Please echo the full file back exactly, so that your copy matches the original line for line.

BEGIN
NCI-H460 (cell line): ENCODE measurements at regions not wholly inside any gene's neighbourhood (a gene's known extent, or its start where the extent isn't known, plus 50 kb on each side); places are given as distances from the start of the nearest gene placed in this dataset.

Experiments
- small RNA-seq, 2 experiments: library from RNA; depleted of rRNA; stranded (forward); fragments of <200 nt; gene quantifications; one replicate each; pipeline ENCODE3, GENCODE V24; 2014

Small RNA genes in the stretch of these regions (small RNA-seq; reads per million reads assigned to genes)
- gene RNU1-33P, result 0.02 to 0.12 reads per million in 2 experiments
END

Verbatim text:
NCI-H460 (cell line): ENCODE measurements at regions not wholly inside any gene's neighbourhood (a gene's known extent, or its start where the extent isn't known, plus 50 kb on each side); places are given as distances from the start of the nearest gene placed in this dataset.

Experiments
- small RNA-seq, 2 experiments: library from RNA; depleted of rRNA; stranded (forward); fragments of <200 nt; gene quantifications; one replicate each; pipeline ENCODE3, GENCODE V24; 2014

Small RNA genes in the stretch of these regions (small RNA-seq; reads per million reads assigned to genes)
- gene RNU1-33P, result 0.02 to 0.12 reads per million in 2 experiments